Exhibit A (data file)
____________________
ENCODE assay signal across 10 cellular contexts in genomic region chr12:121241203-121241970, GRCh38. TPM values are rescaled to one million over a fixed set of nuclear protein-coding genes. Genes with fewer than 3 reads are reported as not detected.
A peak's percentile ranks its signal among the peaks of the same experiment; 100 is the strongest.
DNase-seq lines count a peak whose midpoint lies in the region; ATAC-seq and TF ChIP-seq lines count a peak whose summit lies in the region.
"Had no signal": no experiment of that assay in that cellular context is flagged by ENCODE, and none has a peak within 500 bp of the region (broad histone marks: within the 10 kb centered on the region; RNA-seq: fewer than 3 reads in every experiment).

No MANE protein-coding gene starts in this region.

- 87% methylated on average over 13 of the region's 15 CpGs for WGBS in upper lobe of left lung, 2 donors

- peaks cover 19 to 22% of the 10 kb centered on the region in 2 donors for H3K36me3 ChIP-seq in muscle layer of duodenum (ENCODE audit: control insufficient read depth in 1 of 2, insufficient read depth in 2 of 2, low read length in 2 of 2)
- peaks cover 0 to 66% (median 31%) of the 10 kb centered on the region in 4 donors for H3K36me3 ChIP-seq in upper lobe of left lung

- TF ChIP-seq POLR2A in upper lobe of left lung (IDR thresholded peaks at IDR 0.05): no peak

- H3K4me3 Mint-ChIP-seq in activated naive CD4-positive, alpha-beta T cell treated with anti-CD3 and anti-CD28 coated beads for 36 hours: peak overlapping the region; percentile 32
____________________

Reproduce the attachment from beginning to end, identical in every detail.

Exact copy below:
ENCODE assay signal across 10 cellular contexts in genomic region chr12:121241203-121241970, GRCh38. TPM values are rescaled to one million over a fixed set of nuclear protein-coding genes. Genes with fewer than 3 reads are reported as not detected.
A peak's percentile ranks its signal among the peaks of the same experiment; 100 is the strongest.
DNase-seq lines count a peak whose midpoint lies in the region; ATAC-seq and TF ChIP-seq lines count a peak whose summit lies in the region.
"Had no signal": no experiment of that assay in that cellular context is flagged by ENCODE, and none has a peak within 500 bp of the region (broad histone marks: within the 10 kb centered on the region; RNA-seq: fewer than 3 reads in every experiment).

No MANE protein-coding gene starts in this region.

- 87% methylated on average over 13 of the region's 15 CpGs for WGBS in upper lobe of left lung, 2 donors

- peaks cover 19 to 22% of the 10 kb centered on the region in 2 donors for H3K36me3 ChIP-seq in muscle layer of duodenum (ENCODE audit: control insufficient read depth in 1 of 2, insufficient read depth in 2 of 2, low read length in 2 of 2)
- peaks cover 0 to 66% (median 31%) of the 10 kb centered on the region in 4 donors for H3K36me3 ChIP-seq in upper lobe of left lung

- TF ChIP-seq POLR2A in upper lobe of left lung (IDR thresholded peaks at IDR 0.05): no peak

- H3K4me3 Mint-ChIP-seq in activated naive CD4-positive, alpha-beta T cell treated with anti-CD3 and anti-CD28 coated beads for 36 hours: peak overlapping the region; percentile 32